It’s no secret that I believe Stephanie Laurens’ Cynster series to be one of, if not the best, Regency series on the market, but I’ve also been vocal in my criticism that this talented author does not play to her strengths in recent years. Her latest novel, The Taming of Ryder Cavanaugh, falls somewhere in the middle of the spectrum, demonstrating old school strengths of Laurens’ writing, while also still (unfortunately) highlighting some of the weaknesses we’ve seen in the last five novels of the series.
Whereas the first seven or eight books in the Cynster saga possessed strong male leads (rakes, every last one of them) meeting women who they MUST possess and marry, later books in the series, including the Cynster Sisters Trilogy and Cynster Sisters Duo, rely heavily on conflict provided by “mysteries” so obvious my cat could pick out the villain in the first 30 pages. Combined with Laurens’ purple prose tendencies in the bedroom (a propensity you would expect to fade with time as the romance readership has become much more comfortable with specific language and fewer euphemisms), you would expect even devoted readers to throw up their hands and just walk away from her.
But we don’t and it’s largely due – at least on my part – to the fact that her period construction is so tight and realistic that I will never worry about incorrect language spoken by characters living in this time period, or that social constructs will be flaunted without reference to the mores that are there to guide the characters, even if they choose to reject them. I am SO tired with historical romances with dialogue (“We need to talk this over” from a medieval warrior) or actions (Regency heroines having sex with no thought or worry about getting pregnant or the loss of their reputation) but Laurens never fails to make her characters attractive to modern readers yet always living fully within her world.
This particular book forms a full circle for the Cynster series, as virtually every character mentioned in the first book of the series has found their match. The heroine of this novel is none other than Mary Cynster, the baby sister who toddled through the wet grass saying a secret goodbye to her dead brother Tolly in Devil’s Bride, the first book that launched the series back in 1998. Now she’s a bossy young woman with a heart of gold who finally has possession of the necklace given to her cousins and sisters by Catriona (Scandal’s witchy Scottish wife) in honor of her “Lady”, a pagan goddess figure. The necklace is supposed to tell Mary who is her “hero” by heating up in his presence. But decisive Mary knows exactly who she should marry and she’d be moving things right along that is, if his pesky older brother, Ryder Cavanaugh, Marquess of Raventhorne, would stop interfering.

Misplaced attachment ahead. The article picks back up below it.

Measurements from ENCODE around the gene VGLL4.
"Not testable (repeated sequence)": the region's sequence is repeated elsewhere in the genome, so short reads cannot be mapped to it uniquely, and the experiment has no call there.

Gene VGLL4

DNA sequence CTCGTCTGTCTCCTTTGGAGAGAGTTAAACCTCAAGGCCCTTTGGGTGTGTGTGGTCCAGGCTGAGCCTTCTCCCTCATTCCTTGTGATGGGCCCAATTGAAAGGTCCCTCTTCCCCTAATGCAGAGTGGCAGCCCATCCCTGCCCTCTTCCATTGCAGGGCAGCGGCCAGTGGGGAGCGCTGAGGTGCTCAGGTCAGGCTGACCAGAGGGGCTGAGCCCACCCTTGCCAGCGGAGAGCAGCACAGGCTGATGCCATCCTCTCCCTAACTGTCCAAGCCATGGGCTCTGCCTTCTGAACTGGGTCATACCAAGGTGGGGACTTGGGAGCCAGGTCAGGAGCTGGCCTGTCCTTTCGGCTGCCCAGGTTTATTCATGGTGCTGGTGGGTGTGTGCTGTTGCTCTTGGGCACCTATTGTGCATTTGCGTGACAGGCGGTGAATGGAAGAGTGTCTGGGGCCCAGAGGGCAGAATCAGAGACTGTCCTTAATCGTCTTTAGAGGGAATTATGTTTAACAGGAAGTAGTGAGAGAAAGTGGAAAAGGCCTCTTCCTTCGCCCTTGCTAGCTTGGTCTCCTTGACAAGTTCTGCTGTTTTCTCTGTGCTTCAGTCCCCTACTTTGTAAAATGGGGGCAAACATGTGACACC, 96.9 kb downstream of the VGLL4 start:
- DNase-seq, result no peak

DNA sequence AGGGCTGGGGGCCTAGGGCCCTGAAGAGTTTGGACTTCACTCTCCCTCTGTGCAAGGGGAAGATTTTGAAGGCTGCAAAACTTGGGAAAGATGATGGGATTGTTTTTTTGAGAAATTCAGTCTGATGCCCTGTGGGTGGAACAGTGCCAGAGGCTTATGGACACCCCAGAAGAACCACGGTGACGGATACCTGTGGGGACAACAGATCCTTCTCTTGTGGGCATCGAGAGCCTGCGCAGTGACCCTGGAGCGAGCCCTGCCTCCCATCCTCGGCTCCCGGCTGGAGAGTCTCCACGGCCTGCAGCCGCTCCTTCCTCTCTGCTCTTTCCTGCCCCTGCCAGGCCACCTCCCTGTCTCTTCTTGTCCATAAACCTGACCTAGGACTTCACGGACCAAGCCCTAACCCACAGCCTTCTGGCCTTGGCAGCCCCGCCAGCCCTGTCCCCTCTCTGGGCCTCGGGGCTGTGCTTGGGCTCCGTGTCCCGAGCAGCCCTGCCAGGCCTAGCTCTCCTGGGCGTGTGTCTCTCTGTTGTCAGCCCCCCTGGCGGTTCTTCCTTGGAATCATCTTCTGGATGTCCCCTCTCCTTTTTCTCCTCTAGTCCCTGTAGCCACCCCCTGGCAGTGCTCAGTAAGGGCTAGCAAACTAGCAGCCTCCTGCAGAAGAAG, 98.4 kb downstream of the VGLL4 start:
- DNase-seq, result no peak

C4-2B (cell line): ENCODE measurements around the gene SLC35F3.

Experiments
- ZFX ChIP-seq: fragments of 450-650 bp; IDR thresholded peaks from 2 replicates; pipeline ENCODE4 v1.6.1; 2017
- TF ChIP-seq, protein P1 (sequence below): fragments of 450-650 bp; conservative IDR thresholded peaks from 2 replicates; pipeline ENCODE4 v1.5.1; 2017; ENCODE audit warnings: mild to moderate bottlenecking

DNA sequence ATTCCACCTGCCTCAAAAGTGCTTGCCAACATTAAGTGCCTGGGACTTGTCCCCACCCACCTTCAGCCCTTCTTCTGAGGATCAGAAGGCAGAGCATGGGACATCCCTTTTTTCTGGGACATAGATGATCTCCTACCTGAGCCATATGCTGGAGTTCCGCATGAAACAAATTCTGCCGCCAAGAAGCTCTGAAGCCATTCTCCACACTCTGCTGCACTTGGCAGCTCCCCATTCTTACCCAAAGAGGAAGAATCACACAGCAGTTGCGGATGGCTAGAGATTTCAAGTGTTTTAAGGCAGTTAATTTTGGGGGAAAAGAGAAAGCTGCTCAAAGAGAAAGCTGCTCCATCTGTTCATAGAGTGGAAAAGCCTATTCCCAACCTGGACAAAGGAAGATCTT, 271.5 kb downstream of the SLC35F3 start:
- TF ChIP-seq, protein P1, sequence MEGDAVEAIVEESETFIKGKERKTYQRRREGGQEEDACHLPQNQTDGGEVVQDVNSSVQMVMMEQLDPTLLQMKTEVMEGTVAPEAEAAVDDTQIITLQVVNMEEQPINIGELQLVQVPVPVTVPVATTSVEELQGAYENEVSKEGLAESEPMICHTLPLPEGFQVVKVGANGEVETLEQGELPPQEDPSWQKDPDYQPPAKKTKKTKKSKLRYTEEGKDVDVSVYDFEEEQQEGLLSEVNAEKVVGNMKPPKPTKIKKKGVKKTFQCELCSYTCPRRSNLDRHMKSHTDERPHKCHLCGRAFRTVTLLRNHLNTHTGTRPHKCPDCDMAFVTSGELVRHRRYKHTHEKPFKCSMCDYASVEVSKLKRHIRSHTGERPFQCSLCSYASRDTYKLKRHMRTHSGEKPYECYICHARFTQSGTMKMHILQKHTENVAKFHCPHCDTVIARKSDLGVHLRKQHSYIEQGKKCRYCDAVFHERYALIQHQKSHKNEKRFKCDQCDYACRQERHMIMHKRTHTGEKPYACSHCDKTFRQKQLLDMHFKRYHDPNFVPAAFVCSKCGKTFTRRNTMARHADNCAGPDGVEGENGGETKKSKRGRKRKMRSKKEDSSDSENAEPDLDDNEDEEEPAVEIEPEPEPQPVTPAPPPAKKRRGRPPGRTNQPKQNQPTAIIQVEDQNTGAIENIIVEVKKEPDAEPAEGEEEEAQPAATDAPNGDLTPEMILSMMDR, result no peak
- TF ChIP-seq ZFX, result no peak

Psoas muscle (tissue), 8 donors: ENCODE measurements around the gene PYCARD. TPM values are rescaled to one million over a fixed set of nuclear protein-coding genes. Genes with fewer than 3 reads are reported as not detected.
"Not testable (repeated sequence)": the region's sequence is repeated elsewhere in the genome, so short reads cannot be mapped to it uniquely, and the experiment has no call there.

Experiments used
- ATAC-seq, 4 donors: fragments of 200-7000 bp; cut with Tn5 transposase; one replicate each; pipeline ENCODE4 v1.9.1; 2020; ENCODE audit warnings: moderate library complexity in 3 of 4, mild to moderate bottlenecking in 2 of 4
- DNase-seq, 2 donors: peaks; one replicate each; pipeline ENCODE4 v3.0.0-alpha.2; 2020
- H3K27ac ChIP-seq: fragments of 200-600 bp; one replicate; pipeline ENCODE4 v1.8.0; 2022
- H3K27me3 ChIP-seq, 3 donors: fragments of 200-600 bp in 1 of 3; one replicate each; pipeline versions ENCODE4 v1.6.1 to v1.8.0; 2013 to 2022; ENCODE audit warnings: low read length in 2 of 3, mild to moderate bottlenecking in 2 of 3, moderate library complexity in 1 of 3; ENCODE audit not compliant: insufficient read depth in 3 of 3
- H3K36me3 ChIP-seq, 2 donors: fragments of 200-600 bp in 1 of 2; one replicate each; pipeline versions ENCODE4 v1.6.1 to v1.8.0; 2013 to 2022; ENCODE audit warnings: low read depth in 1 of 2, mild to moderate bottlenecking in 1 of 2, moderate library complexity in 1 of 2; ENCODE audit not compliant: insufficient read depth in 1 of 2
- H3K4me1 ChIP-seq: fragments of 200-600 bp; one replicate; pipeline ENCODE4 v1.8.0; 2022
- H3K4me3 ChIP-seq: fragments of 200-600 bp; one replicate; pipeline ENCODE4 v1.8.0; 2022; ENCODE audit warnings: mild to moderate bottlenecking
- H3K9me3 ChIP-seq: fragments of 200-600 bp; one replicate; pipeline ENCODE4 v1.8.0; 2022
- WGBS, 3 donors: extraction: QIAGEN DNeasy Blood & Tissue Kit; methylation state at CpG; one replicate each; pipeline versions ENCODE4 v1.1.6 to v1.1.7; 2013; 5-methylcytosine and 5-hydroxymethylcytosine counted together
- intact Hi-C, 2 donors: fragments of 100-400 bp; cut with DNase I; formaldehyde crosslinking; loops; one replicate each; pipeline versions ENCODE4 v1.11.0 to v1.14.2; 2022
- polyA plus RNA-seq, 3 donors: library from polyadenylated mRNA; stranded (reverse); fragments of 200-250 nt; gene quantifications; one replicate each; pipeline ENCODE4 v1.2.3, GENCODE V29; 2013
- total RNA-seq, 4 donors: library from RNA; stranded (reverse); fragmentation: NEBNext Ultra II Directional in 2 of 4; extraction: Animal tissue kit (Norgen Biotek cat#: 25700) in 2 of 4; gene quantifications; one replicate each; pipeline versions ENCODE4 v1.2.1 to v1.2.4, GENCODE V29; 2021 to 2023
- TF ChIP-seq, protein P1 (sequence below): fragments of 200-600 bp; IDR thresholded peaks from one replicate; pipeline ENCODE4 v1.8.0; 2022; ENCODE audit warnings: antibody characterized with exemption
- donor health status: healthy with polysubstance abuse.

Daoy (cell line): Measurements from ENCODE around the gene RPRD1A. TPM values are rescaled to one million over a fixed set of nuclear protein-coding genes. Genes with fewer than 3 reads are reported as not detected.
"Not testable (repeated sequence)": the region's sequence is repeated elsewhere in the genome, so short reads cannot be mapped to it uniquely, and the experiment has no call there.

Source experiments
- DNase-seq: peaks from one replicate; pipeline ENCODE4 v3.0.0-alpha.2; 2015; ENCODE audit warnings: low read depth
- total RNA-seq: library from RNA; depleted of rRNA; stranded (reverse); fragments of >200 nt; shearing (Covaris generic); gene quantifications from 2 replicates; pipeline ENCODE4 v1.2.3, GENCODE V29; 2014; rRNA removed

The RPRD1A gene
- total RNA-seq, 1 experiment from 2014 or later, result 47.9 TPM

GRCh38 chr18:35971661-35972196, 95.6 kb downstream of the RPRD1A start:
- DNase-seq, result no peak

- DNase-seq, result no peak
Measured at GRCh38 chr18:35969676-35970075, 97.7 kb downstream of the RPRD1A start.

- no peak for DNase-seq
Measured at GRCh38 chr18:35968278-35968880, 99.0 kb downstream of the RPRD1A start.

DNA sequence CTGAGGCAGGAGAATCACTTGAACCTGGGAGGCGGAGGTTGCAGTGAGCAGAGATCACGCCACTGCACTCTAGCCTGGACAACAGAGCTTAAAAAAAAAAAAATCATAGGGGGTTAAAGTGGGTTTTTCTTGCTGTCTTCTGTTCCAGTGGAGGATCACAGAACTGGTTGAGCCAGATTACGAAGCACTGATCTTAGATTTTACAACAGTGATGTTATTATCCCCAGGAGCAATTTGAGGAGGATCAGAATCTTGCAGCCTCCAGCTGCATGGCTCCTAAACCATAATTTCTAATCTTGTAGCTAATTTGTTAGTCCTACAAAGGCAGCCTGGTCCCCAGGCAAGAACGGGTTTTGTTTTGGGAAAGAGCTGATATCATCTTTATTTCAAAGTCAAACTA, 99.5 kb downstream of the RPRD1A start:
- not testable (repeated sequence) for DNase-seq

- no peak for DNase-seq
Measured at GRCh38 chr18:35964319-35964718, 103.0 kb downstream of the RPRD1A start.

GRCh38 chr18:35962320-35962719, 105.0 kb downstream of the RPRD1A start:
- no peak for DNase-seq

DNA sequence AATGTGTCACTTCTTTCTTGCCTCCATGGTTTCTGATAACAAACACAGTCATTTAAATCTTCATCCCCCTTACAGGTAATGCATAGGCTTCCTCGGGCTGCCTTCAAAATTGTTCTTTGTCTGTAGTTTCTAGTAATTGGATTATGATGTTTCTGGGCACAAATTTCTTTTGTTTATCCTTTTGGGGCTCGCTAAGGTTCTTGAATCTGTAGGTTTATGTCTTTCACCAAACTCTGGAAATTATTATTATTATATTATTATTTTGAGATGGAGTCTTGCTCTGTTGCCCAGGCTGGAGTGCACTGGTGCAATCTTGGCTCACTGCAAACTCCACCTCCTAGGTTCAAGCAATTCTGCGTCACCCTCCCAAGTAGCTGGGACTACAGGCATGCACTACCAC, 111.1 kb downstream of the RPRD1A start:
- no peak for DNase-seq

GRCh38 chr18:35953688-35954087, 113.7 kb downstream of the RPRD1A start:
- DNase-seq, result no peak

But Ryder has no intention of doing so. His half-brother is only in his mid-twenties and much too soft a man for the force of nature that is Mary Cynster. That she’s a stunning beauty and the last of the marriageable Cynsters of her generation makes her an incredible prize for any man wishing to ally himself with her powerful family. But Ryder wants her for another reason – he senses her fire and passion would bring much to a marriage but her sense of family, an inheritance any Cynster brings to a union, is exactly what he wishes to create in his damaged group of siblings. The Marquess of Raventhorne wants any children of his to grow up surrounded by unquestionable love and loyalty – in short, he wants what the Cynsters have.
Mary is no fool. Ryder is sensual, handsome and powerful so she appreciates what Ryder is offering even if she does acknowledge he will not be a man she can control. That he is willing to entertain a partnership has her agreeing to consider him as a suitor, but almost before she can put her mind to that puzzle, an incredible attack and her reputation being comprised forces them into marriage. As strong emotions take root between them, threats to both Ryder and Mary mean they might never have the chance to establish the family they both crave.